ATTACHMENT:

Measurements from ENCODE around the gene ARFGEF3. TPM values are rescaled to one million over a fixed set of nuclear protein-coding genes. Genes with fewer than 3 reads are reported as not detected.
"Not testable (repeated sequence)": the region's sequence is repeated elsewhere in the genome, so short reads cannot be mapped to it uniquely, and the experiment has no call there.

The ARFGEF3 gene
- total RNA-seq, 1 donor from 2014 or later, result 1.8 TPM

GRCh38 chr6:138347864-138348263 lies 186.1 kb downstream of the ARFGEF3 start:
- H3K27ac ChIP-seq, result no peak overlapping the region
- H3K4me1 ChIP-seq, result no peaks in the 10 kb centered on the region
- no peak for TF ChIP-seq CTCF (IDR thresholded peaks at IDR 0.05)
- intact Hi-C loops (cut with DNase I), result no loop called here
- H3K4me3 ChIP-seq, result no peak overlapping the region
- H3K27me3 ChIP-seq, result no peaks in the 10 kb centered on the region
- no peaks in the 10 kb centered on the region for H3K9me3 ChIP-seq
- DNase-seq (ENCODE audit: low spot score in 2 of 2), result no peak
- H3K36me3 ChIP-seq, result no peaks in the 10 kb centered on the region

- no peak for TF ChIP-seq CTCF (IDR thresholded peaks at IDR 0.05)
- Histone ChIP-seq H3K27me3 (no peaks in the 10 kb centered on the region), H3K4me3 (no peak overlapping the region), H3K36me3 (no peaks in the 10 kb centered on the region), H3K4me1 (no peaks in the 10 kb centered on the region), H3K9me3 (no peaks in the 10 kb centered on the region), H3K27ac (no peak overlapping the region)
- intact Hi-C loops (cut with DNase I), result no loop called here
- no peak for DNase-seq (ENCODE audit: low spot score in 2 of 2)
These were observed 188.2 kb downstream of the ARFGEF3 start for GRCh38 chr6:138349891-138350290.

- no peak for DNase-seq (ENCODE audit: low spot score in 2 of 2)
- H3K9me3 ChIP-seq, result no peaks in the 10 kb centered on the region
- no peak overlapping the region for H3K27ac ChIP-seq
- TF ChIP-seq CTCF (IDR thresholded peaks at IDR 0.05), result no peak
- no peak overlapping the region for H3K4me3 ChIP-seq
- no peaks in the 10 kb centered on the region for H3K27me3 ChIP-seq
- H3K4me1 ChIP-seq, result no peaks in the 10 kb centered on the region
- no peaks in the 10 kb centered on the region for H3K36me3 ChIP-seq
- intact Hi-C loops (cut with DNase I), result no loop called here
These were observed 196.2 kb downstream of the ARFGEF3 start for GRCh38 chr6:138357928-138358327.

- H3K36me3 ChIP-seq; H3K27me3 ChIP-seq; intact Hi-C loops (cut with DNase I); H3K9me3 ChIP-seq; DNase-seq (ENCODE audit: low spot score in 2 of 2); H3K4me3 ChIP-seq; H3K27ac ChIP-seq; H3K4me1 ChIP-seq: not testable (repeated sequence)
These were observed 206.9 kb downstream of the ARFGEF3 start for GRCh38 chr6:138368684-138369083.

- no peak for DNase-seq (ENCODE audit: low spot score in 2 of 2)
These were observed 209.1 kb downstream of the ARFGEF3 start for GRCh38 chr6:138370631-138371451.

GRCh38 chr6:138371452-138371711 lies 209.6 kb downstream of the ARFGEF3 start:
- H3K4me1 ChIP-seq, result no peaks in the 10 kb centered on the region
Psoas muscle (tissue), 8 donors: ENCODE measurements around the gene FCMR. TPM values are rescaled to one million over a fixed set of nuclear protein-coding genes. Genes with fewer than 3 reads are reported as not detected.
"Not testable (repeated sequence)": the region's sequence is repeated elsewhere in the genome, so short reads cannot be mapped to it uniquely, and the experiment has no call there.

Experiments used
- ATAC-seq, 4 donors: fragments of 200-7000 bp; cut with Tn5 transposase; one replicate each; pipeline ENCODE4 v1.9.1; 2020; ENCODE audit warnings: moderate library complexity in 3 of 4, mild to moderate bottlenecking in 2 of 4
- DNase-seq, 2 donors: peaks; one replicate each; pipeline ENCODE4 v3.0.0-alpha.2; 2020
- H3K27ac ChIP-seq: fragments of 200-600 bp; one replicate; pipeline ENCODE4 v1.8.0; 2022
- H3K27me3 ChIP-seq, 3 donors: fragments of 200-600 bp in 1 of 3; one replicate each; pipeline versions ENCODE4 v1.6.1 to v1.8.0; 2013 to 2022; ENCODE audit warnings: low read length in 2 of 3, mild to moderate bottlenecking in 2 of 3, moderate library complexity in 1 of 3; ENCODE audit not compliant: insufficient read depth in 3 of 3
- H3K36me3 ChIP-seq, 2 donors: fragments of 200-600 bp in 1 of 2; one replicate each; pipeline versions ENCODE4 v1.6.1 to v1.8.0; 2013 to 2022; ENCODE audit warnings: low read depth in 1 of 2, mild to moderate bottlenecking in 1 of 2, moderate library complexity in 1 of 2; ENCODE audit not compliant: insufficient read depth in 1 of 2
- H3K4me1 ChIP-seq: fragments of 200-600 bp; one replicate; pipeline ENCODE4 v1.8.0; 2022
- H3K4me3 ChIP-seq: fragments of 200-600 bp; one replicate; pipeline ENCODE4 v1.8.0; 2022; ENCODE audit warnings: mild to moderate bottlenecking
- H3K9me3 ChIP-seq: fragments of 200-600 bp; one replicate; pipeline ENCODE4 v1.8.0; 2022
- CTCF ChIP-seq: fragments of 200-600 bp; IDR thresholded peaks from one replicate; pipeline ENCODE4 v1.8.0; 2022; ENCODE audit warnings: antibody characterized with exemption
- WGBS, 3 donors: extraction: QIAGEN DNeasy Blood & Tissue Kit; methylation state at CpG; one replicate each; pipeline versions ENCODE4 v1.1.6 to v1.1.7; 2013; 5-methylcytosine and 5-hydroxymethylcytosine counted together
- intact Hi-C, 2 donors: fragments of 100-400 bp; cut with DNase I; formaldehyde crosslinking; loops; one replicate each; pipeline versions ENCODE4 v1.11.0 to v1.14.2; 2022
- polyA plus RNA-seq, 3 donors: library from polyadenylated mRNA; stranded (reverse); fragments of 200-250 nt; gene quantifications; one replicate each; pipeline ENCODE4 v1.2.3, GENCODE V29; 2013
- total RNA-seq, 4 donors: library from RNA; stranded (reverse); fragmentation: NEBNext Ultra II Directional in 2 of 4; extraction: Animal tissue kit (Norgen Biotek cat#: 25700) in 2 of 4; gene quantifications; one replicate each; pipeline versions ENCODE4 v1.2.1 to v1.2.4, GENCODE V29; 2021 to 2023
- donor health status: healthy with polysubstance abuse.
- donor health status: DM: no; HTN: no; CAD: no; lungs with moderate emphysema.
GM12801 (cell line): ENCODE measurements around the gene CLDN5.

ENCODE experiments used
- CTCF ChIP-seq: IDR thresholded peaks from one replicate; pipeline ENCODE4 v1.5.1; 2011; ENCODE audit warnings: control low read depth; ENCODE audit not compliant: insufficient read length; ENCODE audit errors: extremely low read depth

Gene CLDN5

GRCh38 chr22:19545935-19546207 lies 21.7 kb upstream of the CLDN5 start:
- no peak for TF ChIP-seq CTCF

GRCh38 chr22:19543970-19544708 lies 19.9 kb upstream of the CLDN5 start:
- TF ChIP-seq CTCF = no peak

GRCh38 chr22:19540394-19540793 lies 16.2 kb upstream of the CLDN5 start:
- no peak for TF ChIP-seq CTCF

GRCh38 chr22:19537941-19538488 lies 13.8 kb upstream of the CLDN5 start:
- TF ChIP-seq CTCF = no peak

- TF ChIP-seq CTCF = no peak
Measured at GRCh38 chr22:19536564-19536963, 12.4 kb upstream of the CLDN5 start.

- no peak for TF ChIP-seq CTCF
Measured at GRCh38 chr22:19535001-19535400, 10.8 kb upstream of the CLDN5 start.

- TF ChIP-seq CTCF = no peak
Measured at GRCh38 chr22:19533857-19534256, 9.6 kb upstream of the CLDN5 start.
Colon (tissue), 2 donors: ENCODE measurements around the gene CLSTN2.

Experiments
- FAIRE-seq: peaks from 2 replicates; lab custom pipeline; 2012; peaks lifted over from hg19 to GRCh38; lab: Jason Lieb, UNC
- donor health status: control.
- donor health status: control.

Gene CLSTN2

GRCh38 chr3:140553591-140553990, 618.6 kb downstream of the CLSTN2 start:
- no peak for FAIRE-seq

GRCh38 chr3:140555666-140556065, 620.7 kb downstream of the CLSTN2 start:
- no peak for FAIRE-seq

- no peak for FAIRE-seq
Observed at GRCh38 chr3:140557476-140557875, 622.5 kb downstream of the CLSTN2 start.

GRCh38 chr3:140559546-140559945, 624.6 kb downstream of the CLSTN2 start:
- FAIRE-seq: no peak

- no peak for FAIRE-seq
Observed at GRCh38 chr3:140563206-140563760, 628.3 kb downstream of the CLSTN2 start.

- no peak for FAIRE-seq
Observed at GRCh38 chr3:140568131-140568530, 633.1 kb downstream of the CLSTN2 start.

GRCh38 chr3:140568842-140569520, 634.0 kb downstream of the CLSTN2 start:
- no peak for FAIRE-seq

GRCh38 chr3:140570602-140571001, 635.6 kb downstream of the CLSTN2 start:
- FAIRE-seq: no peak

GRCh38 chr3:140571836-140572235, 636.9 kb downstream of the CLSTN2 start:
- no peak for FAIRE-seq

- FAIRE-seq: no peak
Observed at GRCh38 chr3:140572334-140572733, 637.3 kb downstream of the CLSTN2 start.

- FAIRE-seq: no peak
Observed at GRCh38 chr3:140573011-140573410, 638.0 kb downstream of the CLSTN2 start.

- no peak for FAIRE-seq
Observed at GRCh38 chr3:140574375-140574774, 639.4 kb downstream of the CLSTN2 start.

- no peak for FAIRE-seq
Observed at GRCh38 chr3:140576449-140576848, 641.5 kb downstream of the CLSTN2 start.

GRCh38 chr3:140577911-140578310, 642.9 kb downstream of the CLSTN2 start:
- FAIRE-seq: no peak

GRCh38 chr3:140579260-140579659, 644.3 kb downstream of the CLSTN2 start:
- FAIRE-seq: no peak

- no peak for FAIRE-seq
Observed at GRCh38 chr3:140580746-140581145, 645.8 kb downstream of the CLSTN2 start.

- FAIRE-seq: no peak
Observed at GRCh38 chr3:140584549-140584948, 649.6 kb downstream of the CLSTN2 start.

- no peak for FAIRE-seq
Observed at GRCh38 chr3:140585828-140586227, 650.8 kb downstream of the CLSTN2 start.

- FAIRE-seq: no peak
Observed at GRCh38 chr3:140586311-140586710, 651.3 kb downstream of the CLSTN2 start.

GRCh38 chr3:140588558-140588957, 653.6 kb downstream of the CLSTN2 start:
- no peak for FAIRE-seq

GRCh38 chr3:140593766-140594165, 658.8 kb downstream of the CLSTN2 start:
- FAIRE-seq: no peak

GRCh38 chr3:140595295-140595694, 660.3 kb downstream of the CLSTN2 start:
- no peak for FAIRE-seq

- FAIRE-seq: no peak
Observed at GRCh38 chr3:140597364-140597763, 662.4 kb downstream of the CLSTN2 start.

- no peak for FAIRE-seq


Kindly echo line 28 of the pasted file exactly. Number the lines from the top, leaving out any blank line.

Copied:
- intact Hi-C loops (cut with DNase I), result no loop called here